The Neuro-Optometric Rehabilitation Association International is an interdisciplinary group of professionals dedicated to providing patients who have physical or cognitive disabilities as a result of an acquired brain injury with a complete ocular health evaluation and optimum visual rehabilitation education and services to improve their quality of life.

BLOG: What does the neck have to do with vision?

June Chiang

by June Chiang, OD

It might seem surprising that an optometrist is interested in the biomechanics of the neck, shoulders and cervical spine — but these can be integral to solving problems related to the visual system, especially following a stroke, concussion or other form of brain injury.

Stroke patients often present with a visual field inattention or visual field loss to one side, which often leads to a head turn. The head turn can result in chronic tightness of certain muscle groups and weakness of others, eventually leading to chronic neck pain and cervical spine or disc damage.

In terms of concussion or blunt force trauma, a vertical deviation can occur if cranial nerve IV is affected. This can lead to a compensatory head tilt, which can also cause imbalance in the neck muscles and chronic neck pain and cervical tissue damage.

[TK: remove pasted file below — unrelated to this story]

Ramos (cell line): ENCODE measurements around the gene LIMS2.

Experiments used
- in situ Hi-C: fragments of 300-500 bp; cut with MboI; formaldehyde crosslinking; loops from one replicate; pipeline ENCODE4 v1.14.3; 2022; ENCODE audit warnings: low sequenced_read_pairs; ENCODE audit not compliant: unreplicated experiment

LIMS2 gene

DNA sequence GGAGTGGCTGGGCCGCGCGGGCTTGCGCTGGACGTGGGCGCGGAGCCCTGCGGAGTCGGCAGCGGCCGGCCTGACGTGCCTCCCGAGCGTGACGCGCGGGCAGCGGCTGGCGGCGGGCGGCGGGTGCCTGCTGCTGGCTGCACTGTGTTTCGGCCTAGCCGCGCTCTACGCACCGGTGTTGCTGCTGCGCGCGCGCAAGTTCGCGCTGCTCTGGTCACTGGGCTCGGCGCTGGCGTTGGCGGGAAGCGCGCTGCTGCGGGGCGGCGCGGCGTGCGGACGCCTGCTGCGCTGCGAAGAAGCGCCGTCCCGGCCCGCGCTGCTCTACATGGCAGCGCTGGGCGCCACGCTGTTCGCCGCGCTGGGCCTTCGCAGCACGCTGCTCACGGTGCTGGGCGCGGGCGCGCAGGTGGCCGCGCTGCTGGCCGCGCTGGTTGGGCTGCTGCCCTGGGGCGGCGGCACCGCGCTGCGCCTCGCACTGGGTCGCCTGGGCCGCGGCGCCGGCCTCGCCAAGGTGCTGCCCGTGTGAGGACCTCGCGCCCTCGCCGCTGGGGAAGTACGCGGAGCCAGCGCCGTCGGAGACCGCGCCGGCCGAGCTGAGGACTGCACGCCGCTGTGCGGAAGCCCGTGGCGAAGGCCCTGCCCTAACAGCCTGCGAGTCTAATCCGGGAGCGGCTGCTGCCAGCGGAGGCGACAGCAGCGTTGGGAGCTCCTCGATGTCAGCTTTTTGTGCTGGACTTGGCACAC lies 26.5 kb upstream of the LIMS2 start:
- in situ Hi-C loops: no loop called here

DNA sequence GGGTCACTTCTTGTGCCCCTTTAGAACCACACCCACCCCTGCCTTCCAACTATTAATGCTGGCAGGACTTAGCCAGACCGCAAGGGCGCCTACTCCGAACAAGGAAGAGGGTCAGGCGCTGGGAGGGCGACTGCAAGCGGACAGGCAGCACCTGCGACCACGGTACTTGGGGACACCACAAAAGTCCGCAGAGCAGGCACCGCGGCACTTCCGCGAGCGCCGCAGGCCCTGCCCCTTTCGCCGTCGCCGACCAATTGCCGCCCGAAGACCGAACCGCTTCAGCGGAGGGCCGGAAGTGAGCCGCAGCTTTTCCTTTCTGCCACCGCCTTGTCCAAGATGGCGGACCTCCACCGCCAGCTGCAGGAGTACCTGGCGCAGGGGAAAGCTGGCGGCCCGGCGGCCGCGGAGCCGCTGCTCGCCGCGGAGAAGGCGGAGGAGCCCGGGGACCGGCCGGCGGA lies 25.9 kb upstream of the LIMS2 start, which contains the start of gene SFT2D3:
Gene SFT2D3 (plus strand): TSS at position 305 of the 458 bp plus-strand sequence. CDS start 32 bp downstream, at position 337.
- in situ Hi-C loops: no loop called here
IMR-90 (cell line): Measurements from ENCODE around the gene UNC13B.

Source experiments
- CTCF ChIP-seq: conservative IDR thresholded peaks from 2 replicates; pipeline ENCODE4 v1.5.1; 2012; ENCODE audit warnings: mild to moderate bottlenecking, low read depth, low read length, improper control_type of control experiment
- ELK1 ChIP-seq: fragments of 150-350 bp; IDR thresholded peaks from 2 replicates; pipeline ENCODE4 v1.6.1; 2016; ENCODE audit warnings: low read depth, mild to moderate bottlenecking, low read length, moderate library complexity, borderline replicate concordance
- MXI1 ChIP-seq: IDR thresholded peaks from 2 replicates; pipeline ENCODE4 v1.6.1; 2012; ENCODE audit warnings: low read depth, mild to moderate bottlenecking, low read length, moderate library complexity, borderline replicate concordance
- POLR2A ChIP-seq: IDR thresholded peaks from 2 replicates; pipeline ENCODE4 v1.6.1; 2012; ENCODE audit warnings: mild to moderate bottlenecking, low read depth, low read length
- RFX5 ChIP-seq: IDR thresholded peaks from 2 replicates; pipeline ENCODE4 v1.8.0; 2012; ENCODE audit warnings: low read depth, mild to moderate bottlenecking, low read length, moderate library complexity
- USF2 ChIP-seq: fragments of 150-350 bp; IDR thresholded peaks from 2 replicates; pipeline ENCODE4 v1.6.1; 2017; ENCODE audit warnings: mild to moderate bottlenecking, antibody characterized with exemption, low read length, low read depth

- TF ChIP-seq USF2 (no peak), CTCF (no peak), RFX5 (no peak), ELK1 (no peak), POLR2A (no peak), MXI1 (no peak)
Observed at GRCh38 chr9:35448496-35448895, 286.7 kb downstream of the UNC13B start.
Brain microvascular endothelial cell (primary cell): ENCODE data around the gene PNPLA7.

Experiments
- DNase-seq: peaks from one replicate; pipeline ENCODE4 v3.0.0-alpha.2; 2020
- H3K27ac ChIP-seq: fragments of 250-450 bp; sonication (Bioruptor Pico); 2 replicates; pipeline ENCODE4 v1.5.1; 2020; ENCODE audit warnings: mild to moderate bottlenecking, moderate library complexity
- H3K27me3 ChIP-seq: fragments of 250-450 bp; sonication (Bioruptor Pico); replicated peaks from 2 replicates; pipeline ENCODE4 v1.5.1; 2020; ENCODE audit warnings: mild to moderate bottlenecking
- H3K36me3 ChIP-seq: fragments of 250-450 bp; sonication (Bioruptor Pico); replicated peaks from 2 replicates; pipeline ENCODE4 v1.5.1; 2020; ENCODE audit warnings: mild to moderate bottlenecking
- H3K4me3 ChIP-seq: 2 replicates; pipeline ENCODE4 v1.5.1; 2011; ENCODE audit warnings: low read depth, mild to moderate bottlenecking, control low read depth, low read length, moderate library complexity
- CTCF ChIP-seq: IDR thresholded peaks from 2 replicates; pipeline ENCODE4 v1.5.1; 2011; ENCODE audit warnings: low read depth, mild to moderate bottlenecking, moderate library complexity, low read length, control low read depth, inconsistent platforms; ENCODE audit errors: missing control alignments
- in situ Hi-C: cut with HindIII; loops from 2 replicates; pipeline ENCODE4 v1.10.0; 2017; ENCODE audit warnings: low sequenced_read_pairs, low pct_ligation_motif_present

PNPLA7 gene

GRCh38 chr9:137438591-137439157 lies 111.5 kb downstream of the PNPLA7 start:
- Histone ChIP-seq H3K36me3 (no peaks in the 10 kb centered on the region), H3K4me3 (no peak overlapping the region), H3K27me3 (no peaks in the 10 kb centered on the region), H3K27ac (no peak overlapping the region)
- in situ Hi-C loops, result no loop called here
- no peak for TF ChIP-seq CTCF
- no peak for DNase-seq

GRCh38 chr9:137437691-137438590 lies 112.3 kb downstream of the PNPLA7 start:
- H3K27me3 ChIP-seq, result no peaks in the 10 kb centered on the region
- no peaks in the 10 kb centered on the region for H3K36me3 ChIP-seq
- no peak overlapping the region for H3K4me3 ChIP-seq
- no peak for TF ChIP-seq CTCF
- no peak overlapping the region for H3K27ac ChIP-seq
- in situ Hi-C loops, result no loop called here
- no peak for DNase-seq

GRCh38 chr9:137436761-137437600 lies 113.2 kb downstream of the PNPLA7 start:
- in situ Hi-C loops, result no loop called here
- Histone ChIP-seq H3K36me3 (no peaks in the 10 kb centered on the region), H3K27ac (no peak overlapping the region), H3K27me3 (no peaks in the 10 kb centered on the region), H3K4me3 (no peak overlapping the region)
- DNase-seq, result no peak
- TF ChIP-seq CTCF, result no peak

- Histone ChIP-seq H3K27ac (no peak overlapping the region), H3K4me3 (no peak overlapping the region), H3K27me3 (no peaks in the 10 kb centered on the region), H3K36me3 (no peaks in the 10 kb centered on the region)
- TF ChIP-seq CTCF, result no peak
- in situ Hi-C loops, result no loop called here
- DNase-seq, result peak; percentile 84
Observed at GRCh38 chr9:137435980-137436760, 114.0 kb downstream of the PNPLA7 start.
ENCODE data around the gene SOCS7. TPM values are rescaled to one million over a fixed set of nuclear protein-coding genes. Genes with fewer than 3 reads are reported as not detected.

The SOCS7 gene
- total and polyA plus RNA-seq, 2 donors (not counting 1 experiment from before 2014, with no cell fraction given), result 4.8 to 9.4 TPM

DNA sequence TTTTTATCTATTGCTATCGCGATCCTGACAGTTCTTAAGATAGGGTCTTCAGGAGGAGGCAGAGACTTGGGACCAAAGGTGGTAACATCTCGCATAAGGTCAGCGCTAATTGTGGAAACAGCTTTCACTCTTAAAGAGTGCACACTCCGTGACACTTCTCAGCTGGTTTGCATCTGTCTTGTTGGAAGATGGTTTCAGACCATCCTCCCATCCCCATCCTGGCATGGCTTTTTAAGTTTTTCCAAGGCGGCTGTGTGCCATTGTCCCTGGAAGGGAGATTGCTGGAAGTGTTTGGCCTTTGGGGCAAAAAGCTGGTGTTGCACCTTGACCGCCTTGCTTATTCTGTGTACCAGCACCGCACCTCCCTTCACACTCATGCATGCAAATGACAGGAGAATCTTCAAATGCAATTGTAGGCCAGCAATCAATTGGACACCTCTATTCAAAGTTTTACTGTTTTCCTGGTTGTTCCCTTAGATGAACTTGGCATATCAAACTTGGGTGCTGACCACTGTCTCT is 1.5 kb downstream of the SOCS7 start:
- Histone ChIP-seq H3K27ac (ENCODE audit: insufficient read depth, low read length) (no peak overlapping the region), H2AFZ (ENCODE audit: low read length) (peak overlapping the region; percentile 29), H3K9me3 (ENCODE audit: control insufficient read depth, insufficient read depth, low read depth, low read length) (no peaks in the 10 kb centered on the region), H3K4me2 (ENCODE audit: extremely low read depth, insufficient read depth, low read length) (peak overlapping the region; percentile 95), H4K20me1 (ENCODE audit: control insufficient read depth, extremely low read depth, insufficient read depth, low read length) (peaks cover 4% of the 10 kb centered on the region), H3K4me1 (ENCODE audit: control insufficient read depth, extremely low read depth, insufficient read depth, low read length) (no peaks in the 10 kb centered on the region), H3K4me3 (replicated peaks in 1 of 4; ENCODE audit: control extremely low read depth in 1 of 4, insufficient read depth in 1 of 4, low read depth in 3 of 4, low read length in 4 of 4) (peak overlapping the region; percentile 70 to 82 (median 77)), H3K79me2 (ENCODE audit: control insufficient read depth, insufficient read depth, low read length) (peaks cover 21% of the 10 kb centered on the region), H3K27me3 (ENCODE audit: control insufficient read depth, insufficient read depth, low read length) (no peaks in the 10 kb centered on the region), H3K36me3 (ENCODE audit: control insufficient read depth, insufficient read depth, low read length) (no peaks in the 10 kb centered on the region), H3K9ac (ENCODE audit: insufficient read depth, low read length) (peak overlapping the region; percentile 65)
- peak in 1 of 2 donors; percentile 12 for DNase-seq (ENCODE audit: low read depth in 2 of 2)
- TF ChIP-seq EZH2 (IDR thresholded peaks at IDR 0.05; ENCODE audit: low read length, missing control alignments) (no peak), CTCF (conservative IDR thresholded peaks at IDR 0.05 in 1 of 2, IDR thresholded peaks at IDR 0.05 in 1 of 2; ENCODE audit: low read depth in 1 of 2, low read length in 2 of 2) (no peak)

Neuro Vision treatment in the form of special lenses and vision therapy can bring pain relief and also help the patient become more visually aware of the neglected side. It can also improve proprioception of head centering. If your head is well centered, it makes sense that you’ll be able to pay better attention to visual stimuli from all directions and get the most benefit from other rehabilitation therapies (physical, occupational and speech).

Thus, addressing the untreated visual dysfunction can, by itself, make the head and shoulders straighter. Neuro Vision treatment may help the patient avoid or reduce other cervical treatments, such as pain medications (opioids), injections and surgery. It can facilitate better performance and learning in other rehab therapies. These are a couple good reasons for addressing head and neck biomechanics as Neuro Vision practitioners.

The impact of cervical mechanics works in the reverse direction as well. As the head is posturing and moving, there are a myriad of complicated feedback loops via the thalamus and basal ganglia, which help inform the sensory systems. The motor systems inform the sensory systems and vice versa. Improved head and neck control will help provide improved proprioceptive and spatial information for the visual system to process and interpret. Then the visual system can integrate and process the peripheral visual stimulus along with the central visual stimulus. This is the core issue for so many brain injury patients who lose the ability to process both peripheral and central visual stimuli simultaneously.